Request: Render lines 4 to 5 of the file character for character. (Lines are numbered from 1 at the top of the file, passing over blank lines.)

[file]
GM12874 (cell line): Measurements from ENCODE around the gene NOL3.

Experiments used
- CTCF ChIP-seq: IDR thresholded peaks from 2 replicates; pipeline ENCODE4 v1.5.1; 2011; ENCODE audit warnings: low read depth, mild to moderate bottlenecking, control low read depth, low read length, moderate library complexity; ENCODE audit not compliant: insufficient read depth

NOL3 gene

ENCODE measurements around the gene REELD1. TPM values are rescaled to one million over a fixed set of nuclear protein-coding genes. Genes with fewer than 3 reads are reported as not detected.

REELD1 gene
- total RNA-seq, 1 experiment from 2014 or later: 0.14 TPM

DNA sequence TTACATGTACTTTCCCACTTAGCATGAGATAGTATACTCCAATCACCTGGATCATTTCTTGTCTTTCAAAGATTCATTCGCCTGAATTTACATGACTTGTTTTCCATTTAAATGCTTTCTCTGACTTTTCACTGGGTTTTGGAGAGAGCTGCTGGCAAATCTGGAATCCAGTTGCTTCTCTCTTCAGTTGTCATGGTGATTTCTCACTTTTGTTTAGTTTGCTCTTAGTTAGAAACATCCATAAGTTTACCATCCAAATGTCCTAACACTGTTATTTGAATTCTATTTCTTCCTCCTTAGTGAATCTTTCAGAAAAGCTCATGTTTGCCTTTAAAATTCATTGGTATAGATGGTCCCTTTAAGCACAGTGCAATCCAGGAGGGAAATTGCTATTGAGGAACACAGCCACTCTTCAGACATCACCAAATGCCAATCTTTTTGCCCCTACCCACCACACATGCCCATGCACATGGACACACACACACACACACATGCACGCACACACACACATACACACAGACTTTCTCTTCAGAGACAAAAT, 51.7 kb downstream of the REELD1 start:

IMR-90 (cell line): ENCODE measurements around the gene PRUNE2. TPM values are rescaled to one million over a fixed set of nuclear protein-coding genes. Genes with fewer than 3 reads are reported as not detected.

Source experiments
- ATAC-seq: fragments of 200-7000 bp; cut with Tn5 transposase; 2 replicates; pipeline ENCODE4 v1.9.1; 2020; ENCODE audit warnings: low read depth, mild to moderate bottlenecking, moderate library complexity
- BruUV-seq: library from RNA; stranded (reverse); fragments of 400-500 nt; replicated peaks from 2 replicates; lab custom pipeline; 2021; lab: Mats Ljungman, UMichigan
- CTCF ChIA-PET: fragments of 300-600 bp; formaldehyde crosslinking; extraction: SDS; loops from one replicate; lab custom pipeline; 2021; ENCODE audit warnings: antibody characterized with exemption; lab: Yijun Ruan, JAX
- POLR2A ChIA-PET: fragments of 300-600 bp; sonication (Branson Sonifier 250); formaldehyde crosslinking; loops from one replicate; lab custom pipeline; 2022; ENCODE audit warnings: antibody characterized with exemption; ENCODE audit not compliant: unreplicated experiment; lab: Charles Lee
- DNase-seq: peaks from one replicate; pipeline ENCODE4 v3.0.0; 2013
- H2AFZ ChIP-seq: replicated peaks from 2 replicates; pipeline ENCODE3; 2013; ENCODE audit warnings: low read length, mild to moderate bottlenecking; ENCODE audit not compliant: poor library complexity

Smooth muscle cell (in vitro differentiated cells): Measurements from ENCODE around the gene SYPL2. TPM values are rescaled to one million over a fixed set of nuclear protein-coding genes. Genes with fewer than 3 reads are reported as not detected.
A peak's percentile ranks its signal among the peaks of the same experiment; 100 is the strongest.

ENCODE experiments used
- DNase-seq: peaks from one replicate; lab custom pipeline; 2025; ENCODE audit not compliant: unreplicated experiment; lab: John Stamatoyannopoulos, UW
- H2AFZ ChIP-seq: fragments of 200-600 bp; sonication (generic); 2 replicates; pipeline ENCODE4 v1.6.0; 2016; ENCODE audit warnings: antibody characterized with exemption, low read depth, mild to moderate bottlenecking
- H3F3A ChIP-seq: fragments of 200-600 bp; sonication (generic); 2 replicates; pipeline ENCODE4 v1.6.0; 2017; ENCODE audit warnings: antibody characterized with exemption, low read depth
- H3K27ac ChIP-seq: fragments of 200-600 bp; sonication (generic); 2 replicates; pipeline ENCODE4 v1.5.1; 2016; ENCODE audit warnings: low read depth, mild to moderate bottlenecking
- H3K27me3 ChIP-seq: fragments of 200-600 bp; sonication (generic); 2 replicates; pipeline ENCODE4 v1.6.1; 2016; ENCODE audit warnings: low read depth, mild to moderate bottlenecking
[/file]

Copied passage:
NOL3 gene

ENCODE measurements around the gene REELD1. TPM values are rescaled to one million over a fixed set of nuclear protein-coding genes. Genes with fewer than 3 reads are reported as not detected.